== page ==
Atypical ovarian carcinoid tumor with widespread skeletal metastases: a case report of multiple endocrine neoplasia type 1 in a young woman

0Citations
Citations of this article
14Readers
Mendeley users who have this article in their library.

This artice is free to access.

Abstract

Background: Multiple endocrine neoplasia type 1 (MEN1) is a rare autosomal dominant inherited condition affecting multiple endocrine organs, resulting in significant morbidity and decreased life expectancy. Early tumor identification allows for timely patient management, reduces morbidity, and improves disease outcomes. Patients with MEN1 typically present with primary hyperparathyroidism caused by multiple parathyroid tumors, however, thymic and bronchial carcinoid tumors are also less common manifestations. MEN1-related neuroendocrine tumors often show hematogenous metastasis, with the liver being the most common metastatic site. Skeletal metastases from neuroendocrine tumors are extremely rare. As few as 50 case reports were identified in a recently published literature review on skeletal metastases from carcinoid tumors. To our knowledge, studies related to MEN1 have not been previously conducted. Case presentation: We present a case of MEN1-related atypical ovarian carcinoid presenting as the first disease manifestation in a 30-year old woman. After two years, another atypical carcinoid was incidentally diagnosed in the contralateral ovary during a caesarean section. Syndromic MEN1 was not diagnosed clinically despite her young age and bilateral involvement. The patient remained disease-free for two years without further adjuvant treatment prior to clinic presentation with complaints of chest discomfort and body pain. Radiologic and pathologic investigations identified multifocal simultaneous neuroendocrine tumors involving the parathyroid, thymus, pancreas, and adrenal glands, in addition to multiple other metastatic sites. The findings ultimately resulted in the patient being diagnosed with MEN1. Conclusions: This extremely rare case emphasizes that ovarian carcinoids, especially when bilateral, could be the initial manifestation of MEN1. The significance of this differential diagnosis was highlighted by the subsequent detection of widespread skeletal metastasis resulting from the carcinoid tumors. A low threshold of suspicion, systemic diagnostic work-up, and regular follow-up are of utmost importance to timely diagnosis of MEN1.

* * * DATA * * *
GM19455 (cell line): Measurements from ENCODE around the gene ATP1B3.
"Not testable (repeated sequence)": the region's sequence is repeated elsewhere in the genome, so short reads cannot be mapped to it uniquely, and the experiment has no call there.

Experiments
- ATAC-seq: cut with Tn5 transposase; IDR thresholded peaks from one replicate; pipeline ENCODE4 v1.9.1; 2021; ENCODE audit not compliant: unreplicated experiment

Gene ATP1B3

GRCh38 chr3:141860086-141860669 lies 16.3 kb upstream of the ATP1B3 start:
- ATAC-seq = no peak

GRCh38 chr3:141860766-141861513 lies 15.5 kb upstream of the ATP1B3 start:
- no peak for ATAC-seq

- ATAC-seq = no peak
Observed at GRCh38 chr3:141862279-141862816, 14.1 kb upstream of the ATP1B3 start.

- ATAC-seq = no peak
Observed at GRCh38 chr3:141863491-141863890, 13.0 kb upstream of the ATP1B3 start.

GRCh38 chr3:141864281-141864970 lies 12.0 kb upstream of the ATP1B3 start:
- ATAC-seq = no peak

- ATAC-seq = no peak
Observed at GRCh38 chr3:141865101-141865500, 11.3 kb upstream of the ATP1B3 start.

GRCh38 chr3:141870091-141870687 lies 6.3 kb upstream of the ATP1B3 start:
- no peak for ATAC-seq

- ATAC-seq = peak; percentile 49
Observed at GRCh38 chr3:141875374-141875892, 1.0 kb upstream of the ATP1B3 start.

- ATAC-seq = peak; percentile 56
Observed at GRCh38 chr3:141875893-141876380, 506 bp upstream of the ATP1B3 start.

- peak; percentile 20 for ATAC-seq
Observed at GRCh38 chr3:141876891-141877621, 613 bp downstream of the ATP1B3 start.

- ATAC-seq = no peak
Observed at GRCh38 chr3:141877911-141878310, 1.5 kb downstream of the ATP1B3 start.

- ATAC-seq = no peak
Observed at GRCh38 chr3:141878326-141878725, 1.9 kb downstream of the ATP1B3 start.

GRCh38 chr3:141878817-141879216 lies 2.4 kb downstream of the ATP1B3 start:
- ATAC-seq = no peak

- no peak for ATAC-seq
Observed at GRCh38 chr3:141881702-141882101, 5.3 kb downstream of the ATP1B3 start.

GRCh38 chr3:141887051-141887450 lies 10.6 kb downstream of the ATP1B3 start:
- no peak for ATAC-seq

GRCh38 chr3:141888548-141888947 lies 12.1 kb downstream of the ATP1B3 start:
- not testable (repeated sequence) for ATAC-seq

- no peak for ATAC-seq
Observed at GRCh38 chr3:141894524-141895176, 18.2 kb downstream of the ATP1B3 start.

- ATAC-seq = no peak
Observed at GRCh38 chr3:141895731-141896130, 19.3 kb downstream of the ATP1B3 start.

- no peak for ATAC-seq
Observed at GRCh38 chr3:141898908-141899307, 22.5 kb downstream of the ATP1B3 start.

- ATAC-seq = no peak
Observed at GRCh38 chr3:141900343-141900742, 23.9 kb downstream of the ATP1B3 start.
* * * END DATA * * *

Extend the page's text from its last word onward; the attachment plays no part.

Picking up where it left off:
Cite

CITATION STYLE

APA

Lou, L., Zhou, L., Wang, W., Li, H., & Li, Y. (2019). Atypical ovarian carcinoid tumor with widespread skeletal metastases: a case report of multiple endocrine neoplasia type 1 in a young woman. BMC Cancer, 19(1). https://doi.org/10.1186/s12885-019-6332-7

Register to see more suggestions

Mendeley helps you to discover research relevant for your work.

Already have an account?

Save time finding and organizing research with Mendeley

Sign up for free